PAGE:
Banks in Saudi Arabia have been told that they have to plan for replacing all expatriates in their workforce with locals, in another sign that the government’s focus on jobs for locals will force many foreigners out of the country.

The Saudi Arabian Monetary Authority (Sama), which regulates the banking sector, issued a circular to the domestic banks last month. “The circular said banks needed to submit a plan for the Saudisation of all positions in the bank, including senior management roles,” says the managing director of one local bank.

Bankers in the kingdom say the plan has to be submitted by mid-June. Although no deadline has been stipulated for replacing all expatriates bankers, the move has caused some concern. “I don’t think they could get the banking sector to be 100 per cent Saudi,” says the managing director. “It’s not possible and trying to force it too quickly would put in jeopardy the whole system.”

Another senior banker in the kingdom says: “They are trying to drive home a point, but there is no deadline attached to this so it is unclear if the endgame is really to make the banks 100 per cent Saudi, or just to put more pressure on the banks to aim for that.”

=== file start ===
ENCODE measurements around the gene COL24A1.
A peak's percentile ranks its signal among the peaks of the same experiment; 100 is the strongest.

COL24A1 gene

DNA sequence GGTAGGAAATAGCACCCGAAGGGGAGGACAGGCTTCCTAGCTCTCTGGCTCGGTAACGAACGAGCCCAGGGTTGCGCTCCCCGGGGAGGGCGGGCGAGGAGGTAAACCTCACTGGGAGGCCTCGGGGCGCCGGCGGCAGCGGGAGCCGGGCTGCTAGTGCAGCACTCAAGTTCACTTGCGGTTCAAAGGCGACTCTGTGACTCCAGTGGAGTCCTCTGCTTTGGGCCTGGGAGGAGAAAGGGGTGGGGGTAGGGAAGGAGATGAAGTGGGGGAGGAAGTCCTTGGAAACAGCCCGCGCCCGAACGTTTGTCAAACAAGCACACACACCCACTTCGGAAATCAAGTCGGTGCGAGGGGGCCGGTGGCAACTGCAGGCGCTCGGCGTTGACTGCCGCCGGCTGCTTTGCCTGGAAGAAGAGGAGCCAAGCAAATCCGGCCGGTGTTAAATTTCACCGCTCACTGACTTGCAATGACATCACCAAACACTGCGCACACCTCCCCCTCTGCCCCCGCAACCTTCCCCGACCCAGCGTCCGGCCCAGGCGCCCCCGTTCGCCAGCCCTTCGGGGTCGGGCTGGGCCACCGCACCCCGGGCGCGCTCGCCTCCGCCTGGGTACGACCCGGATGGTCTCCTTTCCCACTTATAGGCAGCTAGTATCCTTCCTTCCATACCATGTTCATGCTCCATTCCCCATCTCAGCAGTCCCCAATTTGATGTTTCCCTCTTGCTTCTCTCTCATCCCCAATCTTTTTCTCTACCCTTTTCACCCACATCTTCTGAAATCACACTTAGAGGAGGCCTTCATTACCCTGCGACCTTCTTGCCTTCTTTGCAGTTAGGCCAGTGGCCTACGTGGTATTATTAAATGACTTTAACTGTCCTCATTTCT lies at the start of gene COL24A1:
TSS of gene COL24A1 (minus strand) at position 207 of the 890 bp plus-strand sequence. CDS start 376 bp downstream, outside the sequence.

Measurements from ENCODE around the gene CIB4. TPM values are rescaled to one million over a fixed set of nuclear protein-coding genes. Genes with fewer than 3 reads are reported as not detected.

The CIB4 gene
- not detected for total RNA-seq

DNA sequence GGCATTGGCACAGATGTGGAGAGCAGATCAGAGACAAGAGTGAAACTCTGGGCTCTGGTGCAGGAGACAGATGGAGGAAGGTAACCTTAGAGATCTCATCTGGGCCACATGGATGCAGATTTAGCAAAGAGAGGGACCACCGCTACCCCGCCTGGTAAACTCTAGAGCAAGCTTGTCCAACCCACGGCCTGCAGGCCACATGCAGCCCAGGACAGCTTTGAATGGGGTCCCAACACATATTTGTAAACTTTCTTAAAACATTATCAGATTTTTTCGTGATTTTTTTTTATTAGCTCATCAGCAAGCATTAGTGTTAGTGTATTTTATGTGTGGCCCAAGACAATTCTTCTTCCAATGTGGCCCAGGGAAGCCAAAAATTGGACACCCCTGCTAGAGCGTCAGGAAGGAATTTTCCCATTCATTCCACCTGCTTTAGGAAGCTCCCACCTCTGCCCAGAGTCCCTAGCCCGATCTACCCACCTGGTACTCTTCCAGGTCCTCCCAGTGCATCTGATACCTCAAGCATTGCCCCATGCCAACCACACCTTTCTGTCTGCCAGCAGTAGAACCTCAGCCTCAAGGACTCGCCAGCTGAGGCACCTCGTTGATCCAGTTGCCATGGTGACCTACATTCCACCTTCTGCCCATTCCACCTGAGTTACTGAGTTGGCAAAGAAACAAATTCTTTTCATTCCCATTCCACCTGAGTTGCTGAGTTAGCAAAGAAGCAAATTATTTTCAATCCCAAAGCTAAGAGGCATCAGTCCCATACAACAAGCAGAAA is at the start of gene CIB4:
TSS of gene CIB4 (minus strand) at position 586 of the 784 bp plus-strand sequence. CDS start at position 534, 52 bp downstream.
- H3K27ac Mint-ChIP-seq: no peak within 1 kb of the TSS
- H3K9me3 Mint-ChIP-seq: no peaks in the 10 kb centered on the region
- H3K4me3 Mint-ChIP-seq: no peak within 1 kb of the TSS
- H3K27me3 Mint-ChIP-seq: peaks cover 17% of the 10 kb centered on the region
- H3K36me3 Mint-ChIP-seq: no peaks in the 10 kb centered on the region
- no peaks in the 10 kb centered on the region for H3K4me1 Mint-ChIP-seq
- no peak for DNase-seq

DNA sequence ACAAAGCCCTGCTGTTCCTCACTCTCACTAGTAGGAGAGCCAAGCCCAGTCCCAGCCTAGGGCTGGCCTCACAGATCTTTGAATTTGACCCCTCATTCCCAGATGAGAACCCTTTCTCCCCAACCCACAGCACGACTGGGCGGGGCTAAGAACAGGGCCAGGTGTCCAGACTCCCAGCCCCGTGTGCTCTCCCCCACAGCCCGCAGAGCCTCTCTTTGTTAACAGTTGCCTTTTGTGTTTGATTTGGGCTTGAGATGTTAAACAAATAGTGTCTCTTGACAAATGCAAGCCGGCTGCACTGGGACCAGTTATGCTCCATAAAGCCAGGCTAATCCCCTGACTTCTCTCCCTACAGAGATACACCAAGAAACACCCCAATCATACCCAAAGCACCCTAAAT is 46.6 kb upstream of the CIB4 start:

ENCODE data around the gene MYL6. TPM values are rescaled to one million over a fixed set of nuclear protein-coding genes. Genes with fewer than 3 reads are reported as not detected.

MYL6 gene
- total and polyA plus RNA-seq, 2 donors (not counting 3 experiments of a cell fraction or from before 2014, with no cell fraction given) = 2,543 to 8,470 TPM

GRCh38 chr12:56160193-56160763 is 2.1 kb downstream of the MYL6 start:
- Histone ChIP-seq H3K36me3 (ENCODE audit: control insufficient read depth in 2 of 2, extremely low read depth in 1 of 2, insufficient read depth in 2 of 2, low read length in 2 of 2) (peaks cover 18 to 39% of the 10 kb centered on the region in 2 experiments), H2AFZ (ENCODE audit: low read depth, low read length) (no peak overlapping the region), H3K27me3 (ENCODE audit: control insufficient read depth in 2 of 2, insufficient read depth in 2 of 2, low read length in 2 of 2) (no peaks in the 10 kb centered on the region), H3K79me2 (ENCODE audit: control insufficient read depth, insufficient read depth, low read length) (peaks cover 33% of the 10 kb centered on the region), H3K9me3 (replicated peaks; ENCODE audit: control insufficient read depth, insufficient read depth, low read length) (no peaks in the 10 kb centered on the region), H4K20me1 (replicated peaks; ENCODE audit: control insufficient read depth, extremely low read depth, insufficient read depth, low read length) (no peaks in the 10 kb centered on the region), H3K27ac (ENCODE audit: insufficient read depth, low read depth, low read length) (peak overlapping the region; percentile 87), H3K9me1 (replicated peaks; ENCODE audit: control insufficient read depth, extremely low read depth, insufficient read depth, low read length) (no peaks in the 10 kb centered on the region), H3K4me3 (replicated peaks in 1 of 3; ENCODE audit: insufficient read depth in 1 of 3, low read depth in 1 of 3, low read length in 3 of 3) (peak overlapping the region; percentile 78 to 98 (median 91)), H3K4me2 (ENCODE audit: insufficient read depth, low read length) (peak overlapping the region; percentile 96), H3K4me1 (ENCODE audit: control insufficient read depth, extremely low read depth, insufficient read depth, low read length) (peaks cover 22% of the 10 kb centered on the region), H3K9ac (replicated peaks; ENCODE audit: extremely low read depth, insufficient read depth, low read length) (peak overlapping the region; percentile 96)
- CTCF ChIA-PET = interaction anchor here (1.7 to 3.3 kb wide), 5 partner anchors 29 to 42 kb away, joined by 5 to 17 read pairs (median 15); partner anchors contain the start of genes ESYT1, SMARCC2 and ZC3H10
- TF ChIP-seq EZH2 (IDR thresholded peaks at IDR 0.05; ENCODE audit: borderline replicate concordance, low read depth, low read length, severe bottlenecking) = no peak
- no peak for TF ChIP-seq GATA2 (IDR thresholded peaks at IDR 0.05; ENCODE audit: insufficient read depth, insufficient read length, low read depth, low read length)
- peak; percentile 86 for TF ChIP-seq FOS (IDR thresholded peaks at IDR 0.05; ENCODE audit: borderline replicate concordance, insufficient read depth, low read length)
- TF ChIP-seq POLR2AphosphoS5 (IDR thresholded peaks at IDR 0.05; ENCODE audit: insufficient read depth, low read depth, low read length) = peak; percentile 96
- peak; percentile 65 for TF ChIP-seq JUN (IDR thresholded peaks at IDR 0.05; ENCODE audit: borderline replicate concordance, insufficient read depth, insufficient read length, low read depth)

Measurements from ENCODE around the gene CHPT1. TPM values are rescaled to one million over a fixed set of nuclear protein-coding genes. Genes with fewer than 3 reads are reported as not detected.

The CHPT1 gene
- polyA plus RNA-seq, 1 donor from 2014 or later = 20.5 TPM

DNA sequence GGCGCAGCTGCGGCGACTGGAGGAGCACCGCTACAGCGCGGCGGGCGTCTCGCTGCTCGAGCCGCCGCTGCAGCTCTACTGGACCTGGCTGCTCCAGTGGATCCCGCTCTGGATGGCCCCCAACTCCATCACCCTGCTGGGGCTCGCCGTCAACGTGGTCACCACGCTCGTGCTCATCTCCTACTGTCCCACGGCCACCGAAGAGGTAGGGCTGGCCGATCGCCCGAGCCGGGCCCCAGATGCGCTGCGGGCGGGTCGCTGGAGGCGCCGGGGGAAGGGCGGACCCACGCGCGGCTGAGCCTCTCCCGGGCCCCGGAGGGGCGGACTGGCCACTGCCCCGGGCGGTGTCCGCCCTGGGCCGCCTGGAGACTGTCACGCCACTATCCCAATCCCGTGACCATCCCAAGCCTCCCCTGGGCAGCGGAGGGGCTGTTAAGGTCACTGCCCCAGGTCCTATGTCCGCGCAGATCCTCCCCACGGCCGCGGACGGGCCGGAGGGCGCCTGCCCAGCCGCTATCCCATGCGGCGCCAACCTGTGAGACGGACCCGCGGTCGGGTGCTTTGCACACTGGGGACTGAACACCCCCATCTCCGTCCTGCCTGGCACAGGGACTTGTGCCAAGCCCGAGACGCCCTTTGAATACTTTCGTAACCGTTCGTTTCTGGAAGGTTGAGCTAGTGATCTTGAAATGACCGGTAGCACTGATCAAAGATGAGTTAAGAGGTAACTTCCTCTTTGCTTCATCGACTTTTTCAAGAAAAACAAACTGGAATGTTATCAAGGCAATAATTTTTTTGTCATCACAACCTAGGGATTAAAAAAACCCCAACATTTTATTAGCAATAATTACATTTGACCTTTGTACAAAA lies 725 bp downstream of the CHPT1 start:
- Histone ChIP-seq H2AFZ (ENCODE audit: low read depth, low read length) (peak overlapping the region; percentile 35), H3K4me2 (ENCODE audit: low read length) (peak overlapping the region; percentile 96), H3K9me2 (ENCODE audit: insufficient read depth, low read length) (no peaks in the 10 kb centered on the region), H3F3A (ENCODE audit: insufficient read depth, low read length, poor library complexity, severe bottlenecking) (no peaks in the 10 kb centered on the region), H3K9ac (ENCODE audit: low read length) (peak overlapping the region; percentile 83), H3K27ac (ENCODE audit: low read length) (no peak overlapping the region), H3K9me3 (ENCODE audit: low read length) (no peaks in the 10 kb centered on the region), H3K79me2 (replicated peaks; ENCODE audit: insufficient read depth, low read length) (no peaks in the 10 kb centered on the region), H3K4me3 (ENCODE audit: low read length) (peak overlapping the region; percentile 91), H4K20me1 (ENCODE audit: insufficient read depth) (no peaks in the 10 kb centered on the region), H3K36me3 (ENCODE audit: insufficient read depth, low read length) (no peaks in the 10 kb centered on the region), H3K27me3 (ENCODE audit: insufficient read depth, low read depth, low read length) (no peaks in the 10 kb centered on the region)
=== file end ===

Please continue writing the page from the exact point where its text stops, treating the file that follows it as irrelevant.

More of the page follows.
The regulation has also come as a surprise to many, as the banking sector has one of the highest penetrations of locals in the economy. However, job creation has become one of the key objectives in Riyadh, particularly in the wake of anti-government protest movements around the region that have been sparked by high levels of youth unemployment, as well as feelings of political disenfranchisement. Of the kingdom’s population of 28 million, about 8.5 million are expatriates.

The unemployment rate among Saudis was 12 per cent at the end of 2012, but is thought to be much higher among the young. In 2011, Riyadh launched a new scheme called Nitaqat, which provides a mixture of incentives and penalties to private sector firms to encourage them to hire more locals. The latest move by Sama goes far beyond the Nitaqat system.

The new regulation only affects banks that fall under the oversight of Sama. Investment banking operations of international banks like the US’ JP Morgan and the UK’s Barclays are regulated by the Capital Market Authority (CMA). So far the CMA is understood to have not issued a similar regulation.

Sama did not respond to requests for comment.